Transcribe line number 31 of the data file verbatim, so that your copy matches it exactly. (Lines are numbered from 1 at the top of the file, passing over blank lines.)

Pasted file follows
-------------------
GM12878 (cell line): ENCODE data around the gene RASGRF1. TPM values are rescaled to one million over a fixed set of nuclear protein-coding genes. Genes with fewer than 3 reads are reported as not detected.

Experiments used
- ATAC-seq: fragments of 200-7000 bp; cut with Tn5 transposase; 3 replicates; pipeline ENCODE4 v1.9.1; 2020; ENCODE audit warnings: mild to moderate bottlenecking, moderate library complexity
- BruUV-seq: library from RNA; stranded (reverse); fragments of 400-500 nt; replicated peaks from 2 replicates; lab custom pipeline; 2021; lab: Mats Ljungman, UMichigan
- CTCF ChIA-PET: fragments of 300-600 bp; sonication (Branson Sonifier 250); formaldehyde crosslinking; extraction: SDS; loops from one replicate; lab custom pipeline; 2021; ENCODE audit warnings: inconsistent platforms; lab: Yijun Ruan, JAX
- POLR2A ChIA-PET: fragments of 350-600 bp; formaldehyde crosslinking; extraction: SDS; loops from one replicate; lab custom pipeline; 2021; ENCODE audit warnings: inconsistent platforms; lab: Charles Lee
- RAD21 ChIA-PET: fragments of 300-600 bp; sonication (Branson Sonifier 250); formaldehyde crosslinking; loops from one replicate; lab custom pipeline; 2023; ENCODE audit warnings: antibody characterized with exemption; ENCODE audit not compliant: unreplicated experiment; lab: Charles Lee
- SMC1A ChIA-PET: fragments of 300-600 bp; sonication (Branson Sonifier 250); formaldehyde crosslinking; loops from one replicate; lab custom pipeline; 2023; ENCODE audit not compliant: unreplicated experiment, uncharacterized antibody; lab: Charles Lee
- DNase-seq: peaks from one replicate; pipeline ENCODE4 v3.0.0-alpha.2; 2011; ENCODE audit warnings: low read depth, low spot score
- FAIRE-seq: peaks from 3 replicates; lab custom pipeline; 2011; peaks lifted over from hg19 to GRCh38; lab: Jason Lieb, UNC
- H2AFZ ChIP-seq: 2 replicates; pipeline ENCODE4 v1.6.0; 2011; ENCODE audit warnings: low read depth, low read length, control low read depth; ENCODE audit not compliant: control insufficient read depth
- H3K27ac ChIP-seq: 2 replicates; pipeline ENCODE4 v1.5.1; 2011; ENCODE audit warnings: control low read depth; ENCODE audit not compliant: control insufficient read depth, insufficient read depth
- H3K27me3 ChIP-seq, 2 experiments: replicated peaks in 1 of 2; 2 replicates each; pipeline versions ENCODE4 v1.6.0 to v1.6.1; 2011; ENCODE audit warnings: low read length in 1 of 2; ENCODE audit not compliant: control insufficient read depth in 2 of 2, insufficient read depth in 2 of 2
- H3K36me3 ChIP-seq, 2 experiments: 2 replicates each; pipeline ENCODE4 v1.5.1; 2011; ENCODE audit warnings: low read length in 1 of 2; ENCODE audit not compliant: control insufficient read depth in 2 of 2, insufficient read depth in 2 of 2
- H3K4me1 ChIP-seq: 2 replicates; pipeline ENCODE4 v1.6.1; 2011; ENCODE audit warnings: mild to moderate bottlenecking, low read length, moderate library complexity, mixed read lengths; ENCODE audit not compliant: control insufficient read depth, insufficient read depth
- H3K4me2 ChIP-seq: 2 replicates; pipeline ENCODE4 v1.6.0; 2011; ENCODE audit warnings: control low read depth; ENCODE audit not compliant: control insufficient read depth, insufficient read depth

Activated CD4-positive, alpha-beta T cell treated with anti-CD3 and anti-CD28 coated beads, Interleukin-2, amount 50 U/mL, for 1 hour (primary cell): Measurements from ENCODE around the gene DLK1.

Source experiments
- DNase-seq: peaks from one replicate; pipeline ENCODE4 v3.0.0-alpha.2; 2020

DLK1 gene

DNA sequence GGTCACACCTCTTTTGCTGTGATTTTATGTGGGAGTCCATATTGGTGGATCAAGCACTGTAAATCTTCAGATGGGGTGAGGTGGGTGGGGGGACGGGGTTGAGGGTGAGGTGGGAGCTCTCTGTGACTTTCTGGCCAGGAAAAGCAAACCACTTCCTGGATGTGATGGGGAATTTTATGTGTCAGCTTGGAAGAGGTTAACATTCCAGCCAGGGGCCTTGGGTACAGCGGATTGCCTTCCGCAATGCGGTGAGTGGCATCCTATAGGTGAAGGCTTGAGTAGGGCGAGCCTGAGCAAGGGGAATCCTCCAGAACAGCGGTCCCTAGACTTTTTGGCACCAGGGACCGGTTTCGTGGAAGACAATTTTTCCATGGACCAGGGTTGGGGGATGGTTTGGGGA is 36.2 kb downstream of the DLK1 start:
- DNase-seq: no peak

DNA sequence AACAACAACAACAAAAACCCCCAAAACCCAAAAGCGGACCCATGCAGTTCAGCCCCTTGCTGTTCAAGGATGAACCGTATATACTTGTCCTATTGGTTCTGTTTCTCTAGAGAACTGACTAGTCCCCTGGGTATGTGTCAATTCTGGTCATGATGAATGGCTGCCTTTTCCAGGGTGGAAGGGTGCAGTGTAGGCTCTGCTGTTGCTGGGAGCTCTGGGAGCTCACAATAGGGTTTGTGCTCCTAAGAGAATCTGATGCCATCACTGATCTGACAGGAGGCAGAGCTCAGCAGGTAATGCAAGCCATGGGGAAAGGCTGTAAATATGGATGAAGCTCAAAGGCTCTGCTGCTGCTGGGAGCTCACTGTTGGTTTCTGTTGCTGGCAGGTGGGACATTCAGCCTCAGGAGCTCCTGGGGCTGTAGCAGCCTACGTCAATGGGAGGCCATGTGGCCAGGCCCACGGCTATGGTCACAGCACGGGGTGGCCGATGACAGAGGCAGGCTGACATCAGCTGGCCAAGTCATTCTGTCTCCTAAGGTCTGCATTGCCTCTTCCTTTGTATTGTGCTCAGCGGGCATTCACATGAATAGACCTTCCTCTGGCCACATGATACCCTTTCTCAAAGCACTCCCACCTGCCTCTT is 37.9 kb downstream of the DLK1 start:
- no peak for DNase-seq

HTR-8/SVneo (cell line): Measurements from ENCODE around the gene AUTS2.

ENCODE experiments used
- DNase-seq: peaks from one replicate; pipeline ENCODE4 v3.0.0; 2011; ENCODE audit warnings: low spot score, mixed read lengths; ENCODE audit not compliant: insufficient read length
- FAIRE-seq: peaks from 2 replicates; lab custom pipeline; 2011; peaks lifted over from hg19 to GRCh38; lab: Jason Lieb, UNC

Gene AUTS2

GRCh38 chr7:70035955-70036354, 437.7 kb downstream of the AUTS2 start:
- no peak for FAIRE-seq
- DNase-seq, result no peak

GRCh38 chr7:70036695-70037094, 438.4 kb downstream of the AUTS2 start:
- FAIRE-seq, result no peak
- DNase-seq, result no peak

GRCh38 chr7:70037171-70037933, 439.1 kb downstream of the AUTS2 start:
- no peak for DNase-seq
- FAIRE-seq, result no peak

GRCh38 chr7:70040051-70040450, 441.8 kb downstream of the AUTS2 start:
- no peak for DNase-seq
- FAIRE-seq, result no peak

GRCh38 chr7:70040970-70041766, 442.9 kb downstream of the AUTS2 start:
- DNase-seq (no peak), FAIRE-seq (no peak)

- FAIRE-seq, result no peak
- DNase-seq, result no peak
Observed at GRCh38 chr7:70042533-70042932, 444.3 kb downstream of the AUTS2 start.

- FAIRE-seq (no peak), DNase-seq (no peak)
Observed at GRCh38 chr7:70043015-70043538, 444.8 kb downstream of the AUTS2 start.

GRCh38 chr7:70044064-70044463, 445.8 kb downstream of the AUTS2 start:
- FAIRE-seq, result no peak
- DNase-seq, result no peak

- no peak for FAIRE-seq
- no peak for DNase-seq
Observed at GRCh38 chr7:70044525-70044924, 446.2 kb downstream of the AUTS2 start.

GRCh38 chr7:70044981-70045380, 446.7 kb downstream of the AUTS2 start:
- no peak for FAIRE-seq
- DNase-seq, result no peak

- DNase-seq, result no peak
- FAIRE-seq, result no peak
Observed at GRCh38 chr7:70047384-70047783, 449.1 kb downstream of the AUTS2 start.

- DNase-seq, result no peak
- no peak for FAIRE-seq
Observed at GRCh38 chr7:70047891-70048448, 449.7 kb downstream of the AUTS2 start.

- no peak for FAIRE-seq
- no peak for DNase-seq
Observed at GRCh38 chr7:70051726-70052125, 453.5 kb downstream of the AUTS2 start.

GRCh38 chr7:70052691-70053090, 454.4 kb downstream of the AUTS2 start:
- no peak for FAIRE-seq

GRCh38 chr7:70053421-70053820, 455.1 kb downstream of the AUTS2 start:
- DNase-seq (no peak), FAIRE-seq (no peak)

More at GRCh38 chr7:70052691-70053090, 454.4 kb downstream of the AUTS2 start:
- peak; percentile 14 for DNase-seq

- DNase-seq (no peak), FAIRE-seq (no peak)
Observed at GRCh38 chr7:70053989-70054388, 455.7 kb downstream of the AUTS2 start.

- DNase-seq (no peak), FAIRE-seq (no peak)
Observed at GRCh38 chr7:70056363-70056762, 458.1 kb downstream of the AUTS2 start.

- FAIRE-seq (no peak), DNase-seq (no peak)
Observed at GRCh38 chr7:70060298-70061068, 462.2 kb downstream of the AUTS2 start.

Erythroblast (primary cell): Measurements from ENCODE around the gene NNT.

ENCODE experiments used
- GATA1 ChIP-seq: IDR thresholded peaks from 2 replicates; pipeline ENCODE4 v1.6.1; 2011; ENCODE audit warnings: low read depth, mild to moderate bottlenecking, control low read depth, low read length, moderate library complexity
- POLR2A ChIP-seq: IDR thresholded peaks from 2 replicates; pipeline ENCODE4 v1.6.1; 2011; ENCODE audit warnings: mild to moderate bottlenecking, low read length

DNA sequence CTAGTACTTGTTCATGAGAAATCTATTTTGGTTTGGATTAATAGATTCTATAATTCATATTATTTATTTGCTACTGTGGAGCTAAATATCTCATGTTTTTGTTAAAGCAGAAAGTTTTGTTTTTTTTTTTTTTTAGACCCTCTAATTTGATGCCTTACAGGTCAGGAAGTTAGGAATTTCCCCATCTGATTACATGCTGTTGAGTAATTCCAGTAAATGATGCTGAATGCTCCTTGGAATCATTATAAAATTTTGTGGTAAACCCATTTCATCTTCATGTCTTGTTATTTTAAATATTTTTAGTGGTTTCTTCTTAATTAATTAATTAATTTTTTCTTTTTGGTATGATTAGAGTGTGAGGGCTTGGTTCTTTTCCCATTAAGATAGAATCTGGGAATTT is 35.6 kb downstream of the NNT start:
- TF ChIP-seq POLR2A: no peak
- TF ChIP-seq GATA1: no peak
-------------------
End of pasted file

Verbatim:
- no peak for FAIRE-seq